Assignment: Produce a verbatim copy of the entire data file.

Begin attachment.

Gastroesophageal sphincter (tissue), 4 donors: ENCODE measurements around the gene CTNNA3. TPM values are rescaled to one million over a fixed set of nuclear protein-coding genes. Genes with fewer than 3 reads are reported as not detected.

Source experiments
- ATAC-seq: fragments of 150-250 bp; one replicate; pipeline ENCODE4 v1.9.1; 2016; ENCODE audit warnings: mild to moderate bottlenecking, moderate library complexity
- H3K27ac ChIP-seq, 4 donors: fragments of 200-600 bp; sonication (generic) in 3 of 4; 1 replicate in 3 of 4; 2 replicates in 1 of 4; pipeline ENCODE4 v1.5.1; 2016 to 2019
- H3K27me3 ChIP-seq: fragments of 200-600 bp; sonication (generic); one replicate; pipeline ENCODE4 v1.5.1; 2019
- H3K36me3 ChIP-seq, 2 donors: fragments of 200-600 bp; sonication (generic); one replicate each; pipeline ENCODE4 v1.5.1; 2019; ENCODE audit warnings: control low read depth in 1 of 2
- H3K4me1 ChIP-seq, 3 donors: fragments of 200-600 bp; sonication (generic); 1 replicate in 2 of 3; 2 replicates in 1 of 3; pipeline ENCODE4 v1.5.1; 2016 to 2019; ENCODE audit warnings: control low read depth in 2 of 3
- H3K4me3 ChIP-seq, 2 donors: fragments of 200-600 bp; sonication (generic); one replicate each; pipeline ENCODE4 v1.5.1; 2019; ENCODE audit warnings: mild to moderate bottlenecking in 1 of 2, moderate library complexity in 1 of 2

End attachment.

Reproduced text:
Gastroesophageal sphincter (tissue), 4 donors: ENCODE measurements around the gene CTNNA3. TPM values are rescaled to one million over a fixed set of nuclear protein-coding genes. Genes with fewer than 3 reads are reported as not detected.

Source experiments
- ATAC-seq: fragments of 150-250 bp; one replicate; pipeline ENCODE4 v1.9.1; 2016; ENCODE audit warnings: mild to moderate bottlenecking, moderate library complexity
- H3K27ac ChIP-seq, 4 donors: fragments of 200-600 bp; sonication (generic) in 3 of 4; 1 replicate in 3 of 4; 2 replicates in 1 of 4; pipeline ENCODE4 v1.5.1; 2016 to 2019
- H3K27me3 ChIP-seq: fragments of 200-600 bp; sonication (generic); one replicate; pipeline ENCODE4 v1.5.1; 2019
- H3K36me3 ChIP-seq, 2 donors: fragments of 200-600 bp; sonication (generic); one replicate each; pipeline ENCODE4 v1.5.1; 2019; ENCODE audit warnings: control low read depth in 1 of 2
- H3K4me1 ChIP-seq, 3 donors: fragments of 200-600 bp; sonication (generic); 1 replicate in 2 of 3; 2 replicates in 1 of 3; pipeline ENCODE4 v1.5.1; 2016 to 2019; ENCODE audit warnings: control low read depth in 2 of 3
- H3K4me3 ChIP-seq, 2 donors: fragments of 200-600 bp; sonication (generic); one replicate each; pipeline ENCODE4 v1.5.1; 2019; ENCODE audit warnings: mild to moderate bottlenecking in 1 of 2, moderate library complexity in 1 of 2